Government, and the Roumanian Government’s repudiation of those
treaties as soon as it was freed from German domination, make it
clear that Roumania is still to be regarded as a belligerent, and
her vital interest in many of the important problems of the
settlement calls for her inclusion as a signatory to the Treaty of
As one of the active and principally concerned belligerents, the
reasons for Serbia’s inclusion are obvious. The Government of
Greater Serbia has perhaps established for itself a position which
will warrant [Page 308] its being
accepted as the representative of the Yugo-Slavs. Greater Serbia
will probably include Montenegro, though this may still be open to
reconsideration to be based upon interim developments.
Though an inactive belligerent, Siam’s interest in the Far Eastern
and Pacific situations clearly justifies her inclusion.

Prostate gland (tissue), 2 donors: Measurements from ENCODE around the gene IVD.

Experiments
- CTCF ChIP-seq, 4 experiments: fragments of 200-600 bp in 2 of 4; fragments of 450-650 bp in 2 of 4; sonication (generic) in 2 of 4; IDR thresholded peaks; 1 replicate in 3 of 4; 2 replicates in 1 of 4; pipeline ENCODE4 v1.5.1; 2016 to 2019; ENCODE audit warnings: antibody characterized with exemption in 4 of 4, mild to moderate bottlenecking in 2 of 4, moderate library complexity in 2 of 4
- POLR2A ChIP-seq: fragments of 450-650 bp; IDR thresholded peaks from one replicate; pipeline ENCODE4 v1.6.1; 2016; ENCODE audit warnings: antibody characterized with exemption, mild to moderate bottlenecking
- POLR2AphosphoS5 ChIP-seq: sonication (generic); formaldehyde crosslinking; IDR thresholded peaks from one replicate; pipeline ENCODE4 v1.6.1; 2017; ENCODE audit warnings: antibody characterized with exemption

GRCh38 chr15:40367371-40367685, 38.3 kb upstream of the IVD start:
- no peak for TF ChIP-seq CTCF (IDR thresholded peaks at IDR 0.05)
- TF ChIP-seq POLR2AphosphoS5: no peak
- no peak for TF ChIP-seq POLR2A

20. United States
The inclusion of the United States is for obvious reasons.
II. Of the Central Powers, the following States may be signatories to
the Treaty of Peace:
All of the Central Powers are interested in the big problems to be
covered in the settlement, and all should be represented. The
President’s Program seems to involve their participation in a
general Peace Conference. The Germany of the future may have little
interest in the particular arrangements affecting Turkish territory,
but Germany and Turkey will share with other states a common
interest in the public law of the future. While the United States is
not at war with Bulgaria and Turkey, the practical situation does
not preclude her joining in a general Treaty of Peace which deals
with the adjustment of their relations with Powers which are at war
The chief difficulty in dealing with the Central Powers and in
relying on their execution of the Treaty of Peace arises out of the
extreme uncertainty of the relative strength of political groups in
Germany and in what was formerly Austria-Hungary. To guard against
the possibility of having the participation of these Powers in the
execution of the Treaty of Peace later repudiated by some political
group which might consider itself not to have been represented, and
therefore not bound, it may be necessary to insist that the agents
who act for Germany and Austria and Hungary in signing the Treaty of